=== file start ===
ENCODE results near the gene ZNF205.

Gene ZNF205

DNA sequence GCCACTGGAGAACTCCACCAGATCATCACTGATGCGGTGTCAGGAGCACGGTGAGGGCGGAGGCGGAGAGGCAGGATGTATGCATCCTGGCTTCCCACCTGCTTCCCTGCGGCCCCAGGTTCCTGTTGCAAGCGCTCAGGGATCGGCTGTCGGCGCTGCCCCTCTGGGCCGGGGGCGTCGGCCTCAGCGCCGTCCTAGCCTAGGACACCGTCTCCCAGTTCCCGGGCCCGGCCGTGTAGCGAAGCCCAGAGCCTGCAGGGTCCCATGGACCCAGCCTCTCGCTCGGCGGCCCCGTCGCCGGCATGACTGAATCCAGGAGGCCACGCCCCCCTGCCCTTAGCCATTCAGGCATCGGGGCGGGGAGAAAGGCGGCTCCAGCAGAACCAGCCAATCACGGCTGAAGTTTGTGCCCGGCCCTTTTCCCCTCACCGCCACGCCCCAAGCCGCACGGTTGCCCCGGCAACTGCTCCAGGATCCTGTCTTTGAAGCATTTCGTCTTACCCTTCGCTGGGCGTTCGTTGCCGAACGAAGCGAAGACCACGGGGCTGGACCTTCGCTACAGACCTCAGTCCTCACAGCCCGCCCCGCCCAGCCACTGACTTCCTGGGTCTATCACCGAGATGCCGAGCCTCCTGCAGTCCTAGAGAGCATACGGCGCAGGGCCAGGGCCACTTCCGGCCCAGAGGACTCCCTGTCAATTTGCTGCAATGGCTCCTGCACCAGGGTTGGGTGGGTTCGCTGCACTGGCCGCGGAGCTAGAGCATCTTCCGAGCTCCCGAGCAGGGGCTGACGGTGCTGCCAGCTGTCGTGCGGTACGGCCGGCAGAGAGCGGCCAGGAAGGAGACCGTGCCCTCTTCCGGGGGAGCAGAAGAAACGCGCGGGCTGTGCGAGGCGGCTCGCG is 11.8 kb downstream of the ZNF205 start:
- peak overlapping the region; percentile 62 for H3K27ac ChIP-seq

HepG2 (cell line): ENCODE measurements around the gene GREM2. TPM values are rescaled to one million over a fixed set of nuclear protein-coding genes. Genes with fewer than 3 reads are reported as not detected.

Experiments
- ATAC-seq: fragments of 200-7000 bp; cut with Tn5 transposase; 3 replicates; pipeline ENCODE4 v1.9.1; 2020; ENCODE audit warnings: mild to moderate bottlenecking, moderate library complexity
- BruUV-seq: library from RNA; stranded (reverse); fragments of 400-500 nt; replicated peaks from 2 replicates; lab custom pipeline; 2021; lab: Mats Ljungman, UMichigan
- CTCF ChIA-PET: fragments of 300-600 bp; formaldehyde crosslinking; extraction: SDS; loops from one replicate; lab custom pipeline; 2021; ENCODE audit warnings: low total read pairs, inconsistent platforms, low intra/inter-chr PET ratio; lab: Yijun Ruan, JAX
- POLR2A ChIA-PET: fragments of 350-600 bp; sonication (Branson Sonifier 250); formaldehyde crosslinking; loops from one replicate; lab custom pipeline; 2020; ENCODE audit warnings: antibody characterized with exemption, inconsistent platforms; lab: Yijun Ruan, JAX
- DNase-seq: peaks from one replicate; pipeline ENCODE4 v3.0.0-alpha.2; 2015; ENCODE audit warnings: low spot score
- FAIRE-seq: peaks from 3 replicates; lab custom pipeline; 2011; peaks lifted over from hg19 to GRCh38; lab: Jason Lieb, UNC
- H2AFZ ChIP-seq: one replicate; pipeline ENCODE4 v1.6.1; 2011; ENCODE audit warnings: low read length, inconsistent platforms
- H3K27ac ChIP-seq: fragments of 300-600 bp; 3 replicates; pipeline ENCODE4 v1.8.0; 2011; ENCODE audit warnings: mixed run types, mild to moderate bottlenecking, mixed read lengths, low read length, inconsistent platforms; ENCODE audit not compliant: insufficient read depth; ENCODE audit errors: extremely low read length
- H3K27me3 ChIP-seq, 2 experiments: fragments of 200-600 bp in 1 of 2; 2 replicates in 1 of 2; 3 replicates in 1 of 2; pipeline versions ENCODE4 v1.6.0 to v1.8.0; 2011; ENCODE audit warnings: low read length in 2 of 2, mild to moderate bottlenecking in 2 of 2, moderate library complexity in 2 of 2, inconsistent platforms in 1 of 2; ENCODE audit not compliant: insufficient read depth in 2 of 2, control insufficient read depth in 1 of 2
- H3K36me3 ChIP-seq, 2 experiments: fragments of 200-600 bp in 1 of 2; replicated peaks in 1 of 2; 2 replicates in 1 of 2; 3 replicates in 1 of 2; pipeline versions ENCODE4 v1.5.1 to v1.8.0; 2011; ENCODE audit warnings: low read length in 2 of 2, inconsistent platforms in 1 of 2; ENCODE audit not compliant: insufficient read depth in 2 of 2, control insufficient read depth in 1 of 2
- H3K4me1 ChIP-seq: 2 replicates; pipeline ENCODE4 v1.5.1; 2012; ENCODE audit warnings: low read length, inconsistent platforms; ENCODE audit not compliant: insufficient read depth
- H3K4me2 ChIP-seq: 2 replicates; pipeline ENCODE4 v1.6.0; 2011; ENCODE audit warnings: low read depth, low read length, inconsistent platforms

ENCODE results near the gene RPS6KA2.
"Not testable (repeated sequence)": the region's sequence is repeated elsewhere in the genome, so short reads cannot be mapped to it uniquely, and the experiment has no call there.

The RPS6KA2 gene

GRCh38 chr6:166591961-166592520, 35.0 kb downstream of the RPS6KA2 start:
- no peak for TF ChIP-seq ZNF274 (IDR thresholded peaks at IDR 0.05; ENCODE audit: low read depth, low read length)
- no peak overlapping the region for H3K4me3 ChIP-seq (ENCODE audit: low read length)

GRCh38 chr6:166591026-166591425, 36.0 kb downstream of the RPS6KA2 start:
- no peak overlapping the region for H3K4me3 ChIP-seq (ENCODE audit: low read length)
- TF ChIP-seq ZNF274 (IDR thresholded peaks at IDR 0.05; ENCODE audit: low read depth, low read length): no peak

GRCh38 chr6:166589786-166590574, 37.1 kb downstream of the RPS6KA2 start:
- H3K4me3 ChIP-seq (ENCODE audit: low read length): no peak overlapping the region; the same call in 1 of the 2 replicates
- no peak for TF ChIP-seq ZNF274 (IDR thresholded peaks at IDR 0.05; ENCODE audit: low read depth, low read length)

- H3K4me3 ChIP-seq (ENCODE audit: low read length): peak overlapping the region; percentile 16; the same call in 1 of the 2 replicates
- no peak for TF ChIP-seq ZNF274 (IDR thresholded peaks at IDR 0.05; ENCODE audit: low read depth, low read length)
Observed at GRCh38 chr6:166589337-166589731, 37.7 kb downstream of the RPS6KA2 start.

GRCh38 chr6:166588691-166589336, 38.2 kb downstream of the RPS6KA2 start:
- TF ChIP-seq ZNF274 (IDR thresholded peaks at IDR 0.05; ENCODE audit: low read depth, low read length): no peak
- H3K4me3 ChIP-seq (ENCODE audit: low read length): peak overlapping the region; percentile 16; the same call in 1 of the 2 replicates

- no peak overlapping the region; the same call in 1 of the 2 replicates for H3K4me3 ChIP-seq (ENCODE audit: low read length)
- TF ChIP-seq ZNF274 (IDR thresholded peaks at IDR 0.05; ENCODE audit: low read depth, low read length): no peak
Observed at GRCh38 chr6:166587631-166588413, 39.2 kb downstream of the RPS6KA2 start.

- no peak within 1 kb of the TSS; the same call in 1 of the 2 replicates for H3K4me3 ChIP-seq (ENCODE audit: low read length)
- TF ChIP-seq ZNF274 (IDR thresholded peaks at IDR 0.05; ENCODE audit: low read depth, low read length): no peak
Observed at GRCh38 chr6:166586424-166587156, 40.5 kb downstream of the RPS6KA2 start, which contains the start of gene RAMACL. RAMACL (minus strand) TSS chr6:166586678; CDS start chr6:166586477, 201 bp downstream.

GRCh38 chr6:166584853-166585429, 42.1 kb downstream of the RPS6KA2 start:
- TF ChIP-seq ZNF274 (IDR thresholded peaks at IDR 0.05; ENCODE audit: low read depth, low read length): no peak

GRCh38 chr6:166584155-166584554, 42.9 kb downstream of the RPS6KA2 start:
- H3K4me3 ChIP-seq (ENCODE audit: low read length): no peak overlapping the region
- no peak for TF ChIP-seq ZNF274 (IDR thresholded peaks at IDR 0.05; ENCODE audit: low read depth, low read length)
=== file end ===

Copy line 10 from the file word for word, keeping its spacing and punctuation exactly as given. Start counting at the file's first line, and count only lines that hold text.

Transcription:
- POLR2A ChIA-PET: fragments of 350-600 bp; sonication (Branson Sonifier 250); formaldehyde crosslinking; loops from one replicate; lab custom pipeline; 2020; ENCODE audit warnings: antibody characterized with exemption, inconsistent platforms; lab: Yijun Ruan, JAX